UNICEF Seeks Six Months Maternity Leave For Nursing Mothers

Written by on August 9, 2021

The federal and state governments have been urged as a matter of priority to enact laws granting six months maternity leave to nursing mothers to enable them plentiful time to practice breastfeeding.

United Nations Children Fund (UNICEF) at a one-day zonal media dialogue to commemorate 2021 World Breastfeeding Week held in Uyo, Akwa Ibom State stressed the importance of exclusive breastfeeding to the child from birth to the next six months (zero water) and even up to two years.

This, according to Mrs Ngozi Onuorah, Nutrition Specialist, UNICEF Rivers Field Office, is critical to the long term health and well-being of the mother and child.
The media dialogue, with the theme ‘Protect Breastfeeding, A Shared Responsibility’, drew participants from Abia, Delta, Rivers and Akwa Ibom States which dwelt primarily on issues relating to prospects and progress of breastfeeding initiative in Nigeria.

It also examined how the media can support advocacy in order to improve the implementation of the Breastfeeding Policies Action Plan vis-a-vis commitments by stakeholders including media practitioners.

Giving an overview of the breastfeeding initiative in the country, Mrs Onuoha said many working mothers go through stresses while breastfeeding, a situation she said called for adequate time review, to at least six months vacation to allow them sufficient time to breastfeed.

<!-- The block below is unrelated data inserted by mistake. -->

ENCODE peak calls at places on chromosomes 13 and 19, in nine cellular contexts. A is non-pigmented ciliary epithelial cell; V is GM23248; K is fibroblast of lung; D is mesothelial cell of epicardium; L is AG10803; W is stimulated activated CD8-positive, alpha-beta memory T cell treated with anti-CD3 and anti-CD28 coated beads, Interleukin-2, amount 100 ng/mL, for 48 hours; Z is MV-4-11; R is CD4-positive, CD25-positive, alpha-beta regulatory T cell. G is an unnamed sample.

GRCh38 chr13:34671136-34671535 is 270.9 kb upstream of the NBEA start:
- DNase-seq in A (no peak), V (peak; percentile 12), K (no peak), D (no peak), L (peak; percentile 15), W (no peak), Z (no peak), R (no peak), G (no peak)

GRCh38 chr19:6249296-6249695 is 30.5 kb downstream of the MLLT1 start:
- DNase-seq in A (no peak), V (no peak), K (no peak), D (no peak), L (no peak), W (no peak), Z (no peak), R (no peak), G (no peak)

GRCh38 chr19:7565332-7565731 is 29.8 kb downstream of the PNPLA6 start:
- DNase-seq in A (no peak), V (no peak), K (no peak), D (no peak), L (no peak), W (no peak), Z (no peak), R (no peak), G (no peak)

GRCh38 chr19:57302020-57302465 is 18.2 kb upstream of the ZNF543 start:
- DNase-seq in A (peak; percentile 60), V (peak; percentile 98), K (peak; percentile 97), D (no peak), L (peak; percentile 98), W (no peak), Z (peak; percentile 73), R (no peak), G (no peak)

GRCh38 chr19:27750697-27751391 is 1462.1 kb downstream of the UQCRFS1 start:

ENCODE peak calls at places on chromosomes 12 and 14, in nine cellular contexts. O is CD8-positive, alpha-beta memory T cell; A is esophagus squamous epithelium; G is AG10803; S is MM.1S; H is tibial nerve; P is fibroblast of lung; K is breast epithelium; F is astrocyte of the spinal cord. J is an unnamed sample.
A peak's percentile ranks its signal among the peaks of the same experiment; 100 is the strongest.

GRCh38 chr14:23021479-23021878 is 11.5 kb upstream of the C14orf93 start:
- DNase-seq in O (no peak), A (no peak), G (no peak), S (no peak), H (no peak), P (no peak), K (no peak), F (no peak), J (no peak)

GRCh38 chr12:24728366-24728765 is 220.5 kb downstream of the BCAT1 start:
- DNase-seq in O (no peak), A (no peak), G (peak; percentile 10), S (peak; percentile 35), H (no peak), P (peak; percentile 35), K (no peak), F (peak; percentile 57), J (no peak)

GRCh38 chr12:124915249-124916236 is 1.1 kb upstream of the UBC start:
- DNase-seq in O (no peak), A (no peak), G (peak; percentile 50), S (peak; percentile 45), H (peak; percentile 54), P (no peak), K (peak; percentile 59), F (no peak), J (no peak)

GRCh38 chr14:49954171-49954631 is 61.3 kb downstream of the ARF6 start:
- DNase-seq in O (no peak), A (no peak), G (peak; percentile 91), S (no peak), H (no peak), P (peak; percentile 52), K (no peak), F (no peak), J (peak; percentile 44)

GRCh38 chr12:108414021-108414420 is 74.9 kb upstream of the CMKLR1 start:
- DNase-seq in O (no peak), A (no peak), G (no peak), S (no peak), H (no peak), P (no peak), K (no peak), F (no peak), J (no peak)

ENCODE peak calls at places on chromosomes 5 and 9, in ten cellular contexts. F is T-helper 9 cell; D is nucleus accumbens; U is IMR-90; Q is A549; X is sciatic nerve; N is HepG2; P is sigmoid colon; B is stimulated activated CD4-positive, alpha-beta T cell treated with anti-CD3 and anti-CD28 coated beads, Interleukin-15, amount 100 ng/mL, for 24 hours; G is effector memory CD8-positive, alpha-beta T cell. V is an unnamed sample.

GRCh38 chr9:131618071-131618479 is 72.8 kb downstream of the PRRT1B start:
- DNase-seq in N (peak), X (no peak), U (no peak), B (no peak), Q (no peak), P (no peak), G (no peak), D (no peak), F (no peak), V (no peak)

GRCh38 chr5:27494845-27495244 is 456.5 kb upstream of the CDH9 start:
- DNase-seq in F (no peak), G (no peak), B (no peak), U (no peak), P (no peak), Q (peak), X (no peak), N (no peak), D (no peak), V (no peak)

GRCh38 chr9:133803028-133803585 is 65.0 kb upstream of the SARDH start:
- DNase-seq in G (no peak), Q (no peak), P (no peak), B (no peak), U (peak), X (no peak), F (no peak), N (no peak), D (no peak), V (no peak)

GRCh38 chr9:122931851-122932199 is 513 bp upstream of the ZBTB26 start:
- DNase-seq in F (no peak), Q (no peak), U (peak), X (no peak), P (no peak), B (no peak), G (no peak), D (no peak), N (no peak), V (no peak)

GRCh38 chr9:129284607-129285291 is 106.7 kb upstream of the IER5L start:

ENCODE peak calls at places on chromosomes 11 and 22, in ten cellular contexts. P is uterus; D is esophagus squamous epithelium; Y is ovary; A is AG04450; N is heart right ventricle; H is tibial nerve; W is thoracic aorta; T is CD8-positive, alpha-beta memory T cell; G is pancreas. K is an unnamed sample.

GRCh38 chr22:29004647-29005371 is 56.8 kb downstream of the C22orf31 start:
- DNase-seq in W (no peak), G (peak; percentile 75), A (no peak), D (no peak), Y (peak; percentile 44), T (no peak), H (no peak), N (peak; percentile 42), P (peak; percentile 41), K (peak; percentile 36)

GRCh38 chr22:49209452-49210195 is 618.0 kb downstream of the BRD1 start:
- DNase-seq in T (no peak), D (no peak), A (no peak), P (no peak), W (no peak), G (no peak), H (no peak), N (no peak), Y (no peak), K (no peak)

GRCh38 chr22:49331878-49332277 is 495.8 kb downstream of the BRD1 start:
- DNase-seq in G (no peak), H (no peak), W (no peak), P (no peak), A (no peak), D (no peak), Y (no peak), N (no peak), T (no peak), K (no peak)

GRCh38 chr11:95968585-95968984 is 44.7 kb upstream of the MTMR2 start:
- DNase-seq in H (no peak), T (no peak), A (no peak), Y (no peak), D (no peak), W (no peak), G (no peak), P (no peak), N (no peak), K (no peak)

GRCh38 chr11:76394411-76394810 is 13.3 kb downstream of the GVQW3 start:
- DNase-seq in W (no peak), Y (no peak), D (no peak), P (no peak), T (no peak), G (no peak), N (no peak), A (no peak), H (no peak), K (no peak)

The nutrition expert said as part of advocacy goals, there is the need to raise the visibility of breastfeeding as a foundation of child survival, secure financial resources for national breastfeeding programs, strengthen political commitment and ultimately contribute towards building a social movement in which breastfeeding is a social norm.

She said failure or refusal to give babies breast milk amounted not only to denying them fundamental human rights but also a sin against God.

“It is a sin for a mother to deny a child breast milk, and, it is a crime for the government not to invest in and encourage breastfeeding advocacy and policy implementation initiatives; because breastfeeding initiative is a shared responsibility.”

According to her, breastmilk has been prepared by God for over a period of nine months until the baby was born.

She counselled mothers and fathers, and indeed all Nigerians including the media to take a proactive interest in talking about healthy children through the promotion of exclusive breastfeeding.

“Media practitioners, and journalists, in particular, should not only firmly turn down any offer of souvenirs from companies and marketers of breastmilk alternatives, but they should also take an active part in promoting baby-friendly institutions and ensuring that specific budget approvals are duly released and accountably applied,” the UNICEF nutrition specialist stressed.

Head of Nutrition Division, Akwa Ibom State Ministry of Health, Dr Victor Bassey, went spiritual in his presentation by quoting Lamentations 4:3-6, Genesis 2:5-7, and Ist Samuel 1:23 to underscore the importance of breastfeeding.

Dr Bassey condemned the use of baby food from other mammals saying “some of the organs of children that use baby food do not develop well.

“The rising cases of sickness, kidney failure, abnormal behaviours etc are as a result of children being fed with baby food.



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